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Welcome to my blog! I write about hikes.

Getting Down in the Grand Canyon

Getting Down in the Grand Canyon

 Sunrise over the Grand Canyon. Your humble author in baby blue beanie, not for long though.

Sunrise over the Grand Canyon. Your humble author in baby blue beanie, not for long though.

The Grand Canyon is one of the 10 natural wonders of the world, and just one of those places that you need to spend a bit of time really looking at to understand how EPIC it actually is. Standing at the top and looking down feels a bit surreal because it's just so vast it's hard to really understand what you're seeing. Essentially, *spoiler alert* you're looking at a 1 mile deep, 6 million year old and 277-mile long crater. Holy fiddlesticks. So what better way to really get to grips with it... than WALK ON DOWN!



The beginning of the trail was terrifying for me. I'm really not great with heights and there's a mile deep drop right next to the path. And then the path itself goes straight downhill fast and is covered in slippy shingles. I was wearing Nike running shoes with little grip on them and slipped every few steps, and soon my feet (and hands and everything else) started shaking, and all I could think of was NOT FALLING/OMG I'M FALLING, which made the whole slipping thing worse. So I did the only thing any rational human being would do in this situation. I recited each track from the first Backstreet Boys album in my head. The profound poetry that is "Everybody groove to the music, everybody JAAAYYYMMMM" did its magic, I calmed down and zoned into my steps, got into a happier headspace, and kept on blazing down the trail. Hey, whatever works.

 Those squiggly lines are the trail. The big rock in the front is death.

Those squiggly lines are the trail. The big rock in the front is death.


By Quit Playin' [sic] Games with my Heart we'd gone past the first view point, and after an hour walking we'd reached Skeleton Point. It was 7am and there were two hikers there before us, so our small group had the whole view ourselves. The view from there is amazing, it's blue and green and so different from the top which is all reds and purples... and we still weren't even at the bloody bottom! Walking into a view rather than just gawking at it from a distance really makes you appreciate the scale of the thing you're looking at, and how incredibly humbling this big ol' crater is. My expert rating: WORTH IT.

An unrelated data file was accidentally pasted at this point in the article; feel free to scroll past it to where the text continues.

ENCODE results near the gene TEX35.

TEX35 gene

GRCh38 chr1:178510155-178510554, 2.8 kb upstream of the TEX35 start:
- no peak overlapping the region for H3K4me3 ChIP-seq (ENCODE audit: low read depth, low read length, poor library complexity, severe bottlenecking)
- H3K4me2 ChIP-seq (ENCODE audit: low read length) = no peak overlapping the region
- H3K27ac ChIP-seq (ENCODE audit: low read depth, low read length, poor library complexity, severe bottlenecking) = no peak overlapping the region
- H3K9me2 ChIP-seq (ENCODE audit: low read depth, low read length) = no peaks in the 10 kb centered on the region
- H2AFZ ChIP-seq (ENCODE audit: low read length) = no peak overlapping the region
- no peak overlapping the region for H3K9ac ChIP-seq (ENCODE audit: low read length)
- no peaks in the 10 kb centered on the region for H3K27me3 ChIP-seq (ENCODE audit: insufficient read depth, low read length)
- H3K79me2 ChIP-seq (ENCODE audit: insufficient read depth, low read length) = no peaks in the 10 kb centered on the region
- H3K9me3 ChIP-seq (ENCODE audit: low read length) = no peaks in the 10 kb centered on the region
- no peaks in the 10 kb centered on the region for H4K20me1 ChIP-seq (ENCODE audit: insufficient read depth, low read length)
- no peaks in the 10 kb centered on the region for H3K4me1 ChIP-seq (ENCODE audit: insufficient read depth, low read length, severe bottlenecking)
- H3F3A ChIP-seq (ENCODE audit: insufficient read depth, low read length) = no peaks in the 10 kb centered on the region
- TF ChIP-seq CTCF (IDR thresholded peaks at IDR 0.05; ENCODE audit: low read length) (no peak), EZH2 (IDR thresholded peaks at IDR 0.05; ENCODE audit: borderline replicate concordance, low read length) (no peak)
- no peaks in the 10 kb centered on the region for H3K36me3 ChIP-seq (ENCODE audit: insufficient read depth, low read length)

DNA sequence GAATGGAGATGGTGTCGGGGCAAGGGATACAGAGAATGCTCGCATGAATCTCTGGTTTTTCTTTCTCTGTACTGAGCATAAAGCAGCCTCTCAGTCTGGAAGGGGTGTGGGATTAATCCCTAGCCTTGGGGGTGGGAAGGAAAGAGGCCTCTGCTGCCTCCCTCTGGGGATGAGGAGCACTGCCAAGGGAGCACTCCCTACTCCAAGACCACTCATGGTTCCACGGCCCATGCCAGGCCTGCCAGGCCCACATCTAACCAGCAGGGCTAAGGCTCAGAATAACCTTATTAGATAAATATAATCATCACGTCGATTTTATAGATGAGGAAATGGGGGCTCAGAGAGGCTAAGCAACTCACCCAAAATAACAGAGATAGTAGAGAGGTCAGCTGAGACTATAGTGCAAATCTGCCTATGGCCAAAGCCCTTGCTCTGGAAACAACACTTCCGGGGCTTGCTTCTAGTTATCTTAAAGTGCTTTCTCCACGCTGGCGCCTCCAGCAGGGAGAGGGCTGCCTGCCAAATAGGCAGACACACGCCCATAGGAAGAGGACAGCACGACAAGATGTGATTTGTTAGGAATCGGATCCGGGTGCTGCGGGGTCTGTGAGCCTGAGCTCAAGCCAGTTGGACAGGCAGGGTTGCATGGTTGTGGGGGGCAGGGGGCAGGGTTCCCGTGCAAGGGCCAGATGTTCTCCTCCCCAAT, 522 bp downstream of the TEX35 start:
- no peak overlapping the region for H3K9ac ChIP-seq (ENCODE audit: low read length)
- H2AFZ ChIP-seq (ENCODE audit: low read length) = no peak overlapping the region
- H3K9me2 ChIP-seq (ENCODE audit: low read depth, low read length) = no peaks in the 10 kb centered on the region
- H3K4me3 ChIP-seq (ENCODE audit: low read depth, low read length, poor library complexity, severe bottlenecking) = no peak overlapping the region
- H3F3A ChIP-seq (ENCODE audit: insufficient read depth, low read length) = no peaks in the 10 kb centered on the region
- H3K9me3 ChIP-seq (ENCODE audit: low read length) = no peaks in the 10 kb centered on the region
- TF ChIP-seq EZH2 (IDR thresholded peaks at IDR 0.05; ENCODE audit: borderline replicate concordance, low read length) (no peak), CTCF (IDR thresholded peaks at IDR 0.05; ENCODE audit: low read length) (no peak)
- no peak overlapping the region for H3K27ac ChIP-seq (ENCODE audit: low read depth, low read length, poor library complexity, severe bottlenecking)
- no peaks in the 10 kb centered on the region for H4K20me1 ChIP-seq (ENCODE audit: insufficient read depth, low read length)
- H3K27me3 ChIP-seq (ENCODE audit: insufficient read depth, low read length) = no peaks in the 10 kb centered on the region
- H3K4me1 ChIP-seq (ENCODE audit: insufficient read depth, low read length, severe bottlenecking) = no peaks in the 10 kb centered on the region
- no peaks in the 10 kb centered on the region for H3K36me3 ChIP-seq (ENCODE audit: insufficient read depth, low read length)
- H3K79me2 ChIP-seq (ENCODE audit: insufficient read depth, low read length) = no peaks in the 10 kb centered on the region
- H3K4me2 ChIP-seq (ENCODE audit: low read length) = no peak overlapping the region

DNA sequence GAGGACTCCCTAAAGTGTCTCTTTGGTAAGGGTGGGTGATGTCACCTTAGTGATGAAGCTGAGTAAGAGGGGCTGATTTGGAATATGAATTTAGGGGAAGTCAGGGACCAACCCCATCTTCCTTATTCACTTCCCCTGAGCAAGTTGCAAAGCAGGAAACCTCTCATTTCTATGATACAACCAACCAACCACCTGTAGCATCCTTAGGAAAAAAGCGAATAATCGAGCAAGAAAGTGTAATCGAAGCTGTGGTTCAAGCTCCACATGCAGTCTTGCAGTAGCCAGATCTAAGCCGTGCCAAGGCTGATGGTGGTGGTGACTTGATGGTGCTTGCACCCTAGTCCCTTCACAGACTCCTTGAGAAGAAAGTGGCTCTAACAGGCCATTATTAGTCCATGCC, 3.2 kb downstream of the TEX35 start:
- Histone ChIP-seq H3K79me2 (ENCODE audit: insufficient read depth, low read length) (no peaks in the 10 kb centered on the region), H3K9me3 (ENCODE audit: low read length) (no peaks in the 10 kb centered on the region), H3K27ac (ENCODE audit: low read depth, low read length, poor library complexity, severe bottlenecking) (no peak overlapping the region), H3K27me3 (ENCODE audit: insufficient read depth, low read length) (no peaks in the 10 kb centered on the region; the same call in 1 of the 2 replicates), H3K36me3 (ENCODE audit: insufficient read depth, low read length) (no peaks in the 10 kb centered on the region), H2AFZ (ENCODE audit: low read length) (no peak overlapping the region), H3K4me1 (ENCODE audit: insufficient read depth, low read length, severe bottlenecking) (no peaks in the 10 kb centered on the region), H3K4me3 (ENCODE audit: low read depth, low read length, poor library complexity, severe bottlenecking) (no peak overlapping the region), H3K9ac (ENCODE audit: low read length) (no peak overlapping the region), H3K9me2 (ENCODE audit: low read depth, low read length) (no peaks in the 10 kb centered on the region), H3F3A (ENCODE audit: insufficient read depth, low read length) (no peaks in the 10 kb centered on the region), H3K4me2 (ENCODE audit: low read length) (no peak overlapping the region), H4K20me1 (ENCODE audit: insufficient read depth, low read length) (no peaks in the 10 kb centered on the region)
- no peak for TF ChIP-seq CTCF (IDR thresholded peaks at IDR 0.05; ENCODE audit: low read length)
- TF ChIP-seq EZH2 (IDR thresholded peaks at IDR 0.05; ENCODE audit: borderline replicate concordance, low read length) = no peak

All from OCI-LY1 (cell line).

The view from Skeleton Point into the canyon at 7am. Oh. So. Quiet.

The view from Skeleton Point into the canyon at 7am. Oh. So. Quiet.

 Yowzer that's steep.

Yowzer that's steep.

The walk back up was killer. I drank the rest of the 5.5L of water (yuh-huh) I'd packed, including one fruit punch Gatorade in a tiny shady spot, which was one of *the* tastiest beverages I've had in my life. (Seriously, fruit punch Gatorade. Look it up.) Walking up the last section alone my earlier terror was turned upside down into steep ascent. I love the physicality of hiking, how exhausting it can be and being in potentially dangerous situations (people actually die hiking in the Grand Canyon, most often pretty fit people underestimating how much food and water they need to bring), and this was one of the most strenuous hours I've spent hiking... but hells bells it was fun. Some badass part of me took over and I started a race with myself and gunned it back up, getting there at 9.40am feeling like a beast. Needless to say, I GOT DOWN (on the floor) once I reached the top.

 

 Showered, caffeinated, happeeeee.

Showered, caffeinated, happeeeee.

My first solo hike!

My first solo hike!